Evangelizing, Latino Style!
By Fr. D. Bruce Nieli, C.S.P.
“In all the baptized, from first to last, the sanctifying power of the Spirit is at work, impelling us to evangelization…In virtue of their baptism, all the members of the people of God have become missionary disciples (cf. Matthew 28:19).”
In the beginning of his beautiful Apostolic Exhortation quoted above (in Latin Evangelii Gaudium) the Holy Father is calling all Christians to invite others to a “personal encounter with Jesus Christ,” to fall in love with Jesus. Such a love leads to discipleship, to follow him and give witness to him (see John 21:15-19).
My first “encounter” with the living Jesus Christ occurred in my mother Vivian’s arms, when, as an asthmatic toddler, I would hear her sing to me a song she had learned as an Evangelical child:” Yes, Jesus loves me, the Bible tells me so!” I knew by those words, sung with motherly affection, that I was loved by Jesus and that I would be OK! The inner music of the Holy Spirit has been my lifelong Comforter. This was the beginning of my becoming a “missionary disciple.”
This movement was renewed and intensified when I entered the Paulist minor seminary in Baltimore and met the Oblate Sisters of Jesus the Priest, a marvelous community of women religious of Mexican origin who have collaborated with us Paulists since 1952. Learning that I spoke Spanish and played the guitar, they asked me to give them guitar lessons. I had studied guitar in the sixth grade (I wanted to be a rock and roll star!) and Spanish in the seventh grade (They told me it was easier than French!). So I taught the Sisters guitar, and, in doing so, grew to deeply love both them and their culture. They embodied for me Latino evangelization.
Two of the Hermanas bore the name “Guadalupe.” I had never heard this word before, since I had gone to public school all my life and practically all my friends were Jewish. I became fascinated by the Latino devotion to the Mother of America and decided to spend a few weeks during my summer before novitiate visiting Mexico and the Basilica of Our Lady of Guadalupe. There I bought an image of Our Lady of Guadalupe for my mother, who, as a hard and fast Evangelical, had certain misgivings about our Catholic devotion to Mary. Through Our Lady’s intercession, I received my mother into the Catholic Church fifteen years later!
So much of my being evangelized has come through my friendship and collaboration with Latinos. The Oblate Sisters renewed the process of my conversion to Jesus by inviting me to strum with them through the music of the Holy Spirit. They exemplified the joy of the Gospel, and I have carried this joy with me for well over fifty years in fiestas, quinceaneras, parandas (Puerto Rican Christmas neighborhood processions), house blessings, and parish missions, in migrant worker camps and barrios, all over the U.S.A.
The Oblatas also brought me to a renewed devotion to the Eucharist. It was through them that I could observe first-hand the power of daily Eucharistic adoration. The Hispanic devotion to Jesus is an emotive one, heart to heart. The Jesus so adored is a very Catholic Jesus, filled with and surrounded by cariño (warmth and affection). This I have been stressing here in Texas in my current role as Minister to Priests in the Diocese of Austin.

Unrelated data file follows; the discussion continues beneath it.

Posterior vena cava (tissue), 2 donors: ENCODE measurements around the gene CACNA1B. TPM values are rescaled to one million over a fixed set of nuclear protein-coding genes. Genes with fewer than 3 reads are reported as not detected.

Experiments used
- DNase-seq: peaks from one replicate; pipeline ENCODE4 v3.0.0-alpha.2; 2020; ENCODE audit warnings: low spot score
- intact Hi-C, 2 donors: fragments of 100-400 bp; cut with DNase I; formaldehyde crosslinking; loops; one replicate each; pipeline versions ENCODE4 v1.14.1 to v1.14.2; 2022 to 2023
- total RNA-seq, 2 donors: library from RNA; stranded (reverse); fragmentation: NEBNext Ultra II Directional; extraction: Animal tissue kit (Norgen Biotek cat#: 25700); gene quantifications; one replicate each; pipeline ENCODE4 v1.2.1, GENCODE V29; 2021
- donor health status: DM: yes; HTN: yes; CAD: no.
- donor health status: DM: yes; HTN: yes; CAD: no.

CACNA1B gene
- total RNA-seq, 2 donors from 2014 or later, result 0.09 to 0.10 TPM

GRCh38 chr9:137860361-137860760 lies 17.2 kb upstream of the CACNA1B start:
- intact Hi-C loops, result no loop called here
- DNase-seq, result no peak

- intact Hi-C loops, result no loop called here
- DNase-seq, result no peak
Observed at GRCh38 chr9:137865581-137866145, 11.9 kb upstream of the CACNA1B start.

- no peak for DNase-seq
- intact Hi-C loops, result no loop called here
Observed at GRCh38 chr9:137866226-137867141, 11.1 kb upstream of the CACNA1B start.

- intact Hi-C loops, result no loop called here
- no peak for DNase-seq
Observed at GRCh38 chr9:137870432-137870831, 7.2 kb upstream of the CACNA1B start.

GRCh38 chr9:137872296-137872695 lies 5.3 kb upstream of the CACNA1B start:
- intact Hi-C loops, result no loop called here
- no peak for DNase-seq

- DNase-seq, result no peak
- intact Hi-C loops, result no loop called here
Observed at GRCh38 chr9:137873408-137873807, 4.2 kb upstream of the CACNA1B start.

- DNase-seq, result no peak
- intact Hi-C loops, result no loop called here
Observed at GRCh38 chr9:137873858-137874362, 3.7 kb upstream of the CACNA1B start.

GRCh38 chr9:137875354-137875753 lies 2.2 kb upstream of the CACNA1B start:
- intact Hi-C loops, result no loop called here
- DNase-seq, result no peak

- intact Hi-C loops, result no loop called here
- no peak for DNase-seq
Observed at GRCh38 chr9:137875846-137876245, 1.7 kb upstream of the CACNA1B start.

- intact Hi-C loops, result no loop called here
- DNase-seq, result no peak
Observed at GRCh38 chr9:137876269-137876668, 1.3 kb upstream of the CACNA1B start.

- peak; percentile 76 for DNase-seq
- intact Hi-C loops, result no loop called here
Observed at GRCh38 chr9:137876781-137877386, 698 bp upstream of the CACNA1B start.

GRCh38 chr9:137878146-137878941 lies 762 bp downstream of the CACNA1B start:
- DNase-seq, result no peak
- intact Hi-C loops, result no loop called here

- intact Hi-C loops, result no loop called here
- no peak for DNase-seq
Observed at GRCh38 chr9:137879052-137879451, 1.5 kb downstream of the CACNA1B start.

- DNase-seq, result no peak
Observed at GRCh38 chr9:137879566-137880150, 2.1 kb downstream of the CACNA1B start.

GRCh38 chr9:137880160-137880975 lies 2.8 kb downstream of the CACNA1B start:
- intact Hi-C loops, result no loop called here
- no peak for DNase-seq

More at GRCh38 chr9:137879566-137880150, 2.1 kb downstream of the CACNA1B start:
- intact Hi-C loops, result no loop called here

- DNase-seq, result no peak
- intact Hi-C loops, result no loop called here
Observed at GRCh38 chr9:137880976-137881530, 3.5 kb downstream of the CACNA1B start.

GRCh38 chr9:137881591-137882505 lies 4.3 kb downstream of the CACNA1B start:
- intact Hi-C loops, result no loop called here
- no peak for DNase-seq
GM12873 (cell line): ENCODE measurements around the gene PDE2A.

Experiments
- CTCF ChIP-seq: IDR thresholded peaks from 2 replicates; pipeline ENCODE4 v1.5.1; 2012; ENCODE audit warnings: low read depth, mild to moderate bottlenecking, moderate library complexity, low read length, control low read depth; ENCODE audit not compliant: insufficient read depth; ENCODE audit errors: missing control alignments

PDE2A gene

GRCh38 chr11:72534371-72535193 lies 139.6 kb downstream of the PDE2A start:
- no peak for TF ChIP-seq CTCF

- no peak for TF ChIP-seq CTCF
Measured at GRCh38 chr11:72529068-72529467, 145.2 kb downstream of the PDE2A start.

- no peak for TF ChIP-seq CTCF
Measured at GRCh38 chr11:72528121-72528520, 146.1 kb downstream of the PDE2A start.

The Cursillo Movement provides another example of how the Latino culture has impacted me personally, as well as the evangelization of America. As a young seminarian, in 1972, the year of the first Encuentro Hispano, I made this three-day experience of encountering Jesus in Harlem in New York City, where I was preparing to become a West Side Padre. The profound witness of Latino men, many of whom who had drifted away not only from God but from themselves and their loved ones, kneeling and weeping before Our Lord in the Blessed Sacrament, is another experience I have carried with me throughout my ministry. At the conclusion of our weekend, we heard the words: Cristo cuenta contigo! (Christ is counting on you!); to which we enthusiastically responded: Y Yo Con El! (And I on him!). I would soon thereafter become involved in the leadership of Archdiocesan Hispanic Youth Ministry.
Like the Aparecida document of the Latin American Bishops Conference (2007), for which the future Pope Francis was so largely responsible, the Cursillo Movement implements the connection between discipleship and social justice which was embodied by the earlier Catholic Action movement—see reality (with the sensitive yet discerning eyes of Jesus), judge reality (with the mind of Jesus, using Scripture and the teachings of the Church), and act (as the Body of Jesus, connecting devotion with social action), (piety, study, and action in Cursillo). This methodology provided the framework for the recent Convocation of Catholic Leaders sponsored by the United States Conference of Catholic Bishops. And this is the basic methodology of Hispanic evangelization, which is why Latinos can be found praying the rosary before abortion clinics and marching to State Capitols for the rights of immigrants and refugees.
La familia is, of course, the central venue for Latino evangelization. One evangelizes among Hispanics most effectively by becoming invited into their extended family, especially as padrinos, madrinas, compadres, y comadres. When one becomes a sponsor of a Latino Godchild (ahijado/a), one can truly witness to the love of Jesus and facilitate an encuentro with him.
A fantastic opportunity in America today—evangelizing, Latino style!
Catholics. Disciples. Missionaries. is an ongoing series on forming missionary disciples in our parishes and community. Follow the series here.